Fixed line NBN broadband services have continued to deliver strong results despite facing unprecedented demand during May and June this year, according to the ACCC’s tenth quarterly Measuring Broadband Australia report.
This is the first quarterly report to provide detailed results on network performance during the COVID-19 pandemic, which put sustained pressure on broadband networks as many Australians moved schooling and work to home.
“We have seen an improvement in download speeds for all speed tier plans and across all retail service providers (RSPs) during the period from May to June,” ACCC Chair Rod Sims said.
MyRepublic and iiNet have shown the greatest improvement in their busy hour download speeds, 5.4 per cent and 4.0 per cent respectively, since the last report.
“Speeds are also similar to those seen prior to the pandemic, in spite of a prolonged surge in broadband demand as households and businesses practice coronavirus restrictions.”
“NBN Co’s decision to offer RSPs 40 per cent extra network capacity for free has been vital to the network’s sustained performance, and we welcome their decision to extend this offer until 30 November,” Mr Sims added.
The ACCC previously reported that average download speeds on NBN Co’s 50 Mbps and 100 Mbps tiers had dropped by 14 per cent and 23 per cent, respectively before the move by NBN Co and the measures by streaming providers to reduce their picture quality for viewers.
This report has expanded the video content streaming tests to include all speed tiers from the NBN12 plan to the NBN100, and measures the number of simultaneous streams a NBN plan would be able to support.
“Our streaming test now includes all major NBN plans but we are keen to expand our testing to the new gigabit plans some RSPs offer. We encourage people on these new plans to sign up to our program,” Mr Sims said.
Streaming test results from popular Netflix video content indicate that all plans can maintain at least one high definition stream, with the higher speed plans being able to successfully support multiple ultra-high definition quality content, at the one time.
“These results should prompt consumers to contact their RSPs to better understand which plans best suit their needs and streaming quality preferences,” Mr Sims said.
Mr Sims said a continuing positive finding is the steady decline in underperforming services from 9.6 per cent to 8.1 per cent, due to consumers having their modem or in-home wiring issues fixed, or moving to lower and less expensive speed plans to ensure they receive the speeds they pay for.
“We encourage NBN Co and RSPs to continue to build upon this result especially given the additional investment in FTTN service improvements announced last week by NBN Co,” Mr Sims said.
“We welcome this decision by NBN Co especially since one in five FTTN customers on higher speed plans are still not getting anywhere near what they are paying for,” Mr Sims added.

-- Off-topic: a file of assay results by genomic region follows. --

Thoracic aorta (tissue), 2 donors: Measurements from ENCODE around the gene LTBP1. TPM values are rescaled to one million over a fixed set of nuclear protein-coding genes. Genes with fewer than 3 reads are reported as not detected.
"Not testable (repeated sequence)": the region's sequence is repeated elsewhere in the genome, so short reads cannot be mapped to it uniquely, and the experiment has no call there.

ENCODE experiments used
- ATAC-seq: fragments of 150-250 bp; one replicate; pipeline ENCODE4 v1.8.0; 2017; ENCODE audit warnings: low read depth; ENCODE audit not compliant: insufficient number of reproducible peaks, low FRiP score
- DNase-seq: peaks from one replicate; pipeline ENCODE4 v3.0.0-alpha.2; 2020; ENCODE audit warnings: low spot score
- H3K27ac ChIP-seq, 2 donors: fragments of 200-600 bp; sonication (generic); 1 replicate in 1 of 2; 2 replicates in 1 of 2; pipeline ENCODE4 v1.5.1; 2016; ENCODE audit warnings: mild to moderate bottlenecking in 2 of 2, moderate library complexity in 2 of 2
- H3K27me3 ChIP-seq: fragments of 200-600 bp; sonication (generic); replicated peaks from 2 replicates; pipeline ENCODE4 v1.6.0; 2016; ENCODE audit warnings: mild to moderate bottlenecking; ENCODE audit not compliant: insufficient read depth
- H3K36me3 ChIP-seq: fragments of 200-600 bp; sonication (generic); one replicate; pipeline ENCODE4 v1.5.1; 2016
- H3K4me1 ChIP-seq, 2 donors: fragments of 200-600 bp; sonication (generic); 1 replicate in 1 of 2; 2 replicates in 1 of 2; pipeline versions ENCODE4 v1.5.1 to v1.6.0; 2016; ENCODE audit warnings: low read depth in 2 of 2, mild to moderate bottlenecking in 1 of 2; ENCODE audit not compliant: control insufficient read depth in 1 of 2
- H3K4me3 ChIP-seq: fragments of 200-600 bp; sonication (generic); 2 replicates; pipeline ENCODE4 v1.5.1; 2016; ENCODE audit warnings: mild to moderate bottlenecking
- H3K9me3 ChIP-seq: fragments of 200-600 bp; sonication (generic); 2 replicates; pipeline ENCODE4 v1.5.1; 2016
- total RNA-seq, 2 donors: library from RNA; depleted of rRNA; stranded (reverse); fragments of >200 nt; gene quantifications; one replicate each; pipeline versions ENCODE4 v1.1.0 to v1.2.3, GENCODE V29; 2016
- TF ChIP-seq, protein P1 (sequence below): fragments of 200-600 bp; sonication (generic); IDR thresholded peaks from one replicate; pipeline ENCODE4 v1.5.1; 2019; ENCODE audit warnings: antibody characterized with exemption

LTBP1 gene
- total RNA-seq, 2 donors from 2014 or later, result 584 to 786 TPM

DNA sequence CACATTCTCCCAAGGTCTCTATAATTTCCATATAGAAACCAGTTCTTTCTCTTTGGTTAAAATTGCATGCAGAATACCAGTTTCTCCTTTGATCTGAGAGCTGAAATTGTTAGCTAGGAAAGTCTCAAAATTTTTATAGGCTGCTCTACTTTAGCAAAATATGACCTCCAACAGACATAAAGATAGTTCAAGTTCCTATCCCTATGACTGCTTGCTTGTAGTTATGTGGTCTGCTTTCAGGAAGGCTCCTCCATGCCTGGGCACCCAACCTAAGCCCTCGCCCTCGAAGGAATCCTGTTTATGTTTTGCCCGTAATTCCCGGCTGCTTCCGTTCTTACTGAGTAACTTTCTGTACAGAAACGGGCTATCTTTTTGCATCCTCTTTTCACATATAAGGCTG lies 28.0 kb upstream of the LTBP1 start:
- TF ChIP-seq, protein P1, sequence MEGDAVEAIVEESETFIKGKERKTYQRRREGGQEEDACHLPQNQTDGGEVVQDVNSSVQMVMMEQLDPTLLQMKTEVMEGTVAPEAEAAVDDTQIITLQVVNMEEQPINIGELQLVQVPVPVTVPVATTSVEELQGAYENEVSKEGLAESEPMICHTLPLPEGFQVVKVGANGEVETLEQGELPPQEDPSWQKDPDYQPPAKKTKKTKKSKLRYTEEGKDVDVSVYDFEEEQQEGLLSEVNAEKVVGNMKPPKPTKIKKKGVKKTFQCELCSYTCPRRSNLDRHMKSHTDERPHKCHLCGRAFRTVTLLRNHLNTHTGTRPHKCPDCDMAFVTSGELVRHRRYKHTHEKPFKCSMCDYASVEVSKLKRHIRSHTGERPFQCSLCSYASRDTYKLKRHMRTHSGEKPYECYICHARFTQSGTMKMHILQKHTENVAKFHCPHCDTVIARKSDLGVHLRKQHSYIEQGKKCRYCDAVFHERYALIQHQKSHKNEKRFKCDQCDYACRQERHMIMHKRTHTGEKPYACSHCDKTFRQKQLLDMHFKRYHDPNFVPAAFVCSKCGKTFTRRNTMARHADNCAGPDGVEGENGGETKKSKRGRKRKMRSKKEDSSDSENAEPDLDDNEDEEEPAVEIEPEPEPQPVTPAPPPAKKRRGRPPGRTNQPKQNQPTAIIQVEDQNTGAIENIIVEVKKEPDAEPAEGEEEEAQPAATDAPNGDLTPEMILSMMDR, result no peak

The ACCC also released its second monthly key indicators report which shows the trend in daily download speeds for each month from May to July.
Results indicate that network performance during this period has continued to hold up well. An upward trend observed from mid-July is likely due to NBN Co altering their access products to allow consumers to have slightly higher speeds.
The ACCC is calling on broadband customers to volunteer and to also take part in the free speed test program via measuringbroadbandaustralia.com.au
Measuring Broadband Australia Quarterly Report
Measuring Broadband Australia Key Indicators Report
Broadband speed information for consumers
Note to editors
The unprecedented demand during COVID-19 has required additional checks of the MBA test data so we can remain confident that the metrics we are reporting accurately show the speed and quality available to consumers when using their broadband service to access popular online content and applications.
These checks led us to defer the test period used for this report by a few weeks, and to discard some results that were recorded to our test server in Western Australia. It is likely the discarded results had been affected by congestion that occurred on the data network hosting that test server, which a consumer would be unlikely to have encountered in their own use of their broadband service. We will continue to apply these additional assurance checks throughout the COVID period.
The impact of server specific congestion on speed metrics for each day in May June and July is shown in the Monthly Report.
The Federal Government funded the ACCC to run a national broadband performance monitoring and reporting program from 2017-21.
Data for Measuring Broadband Australia is provided by UK-based firm SamKnows using methodology based on established speed testing programs in the UK, US and Canada.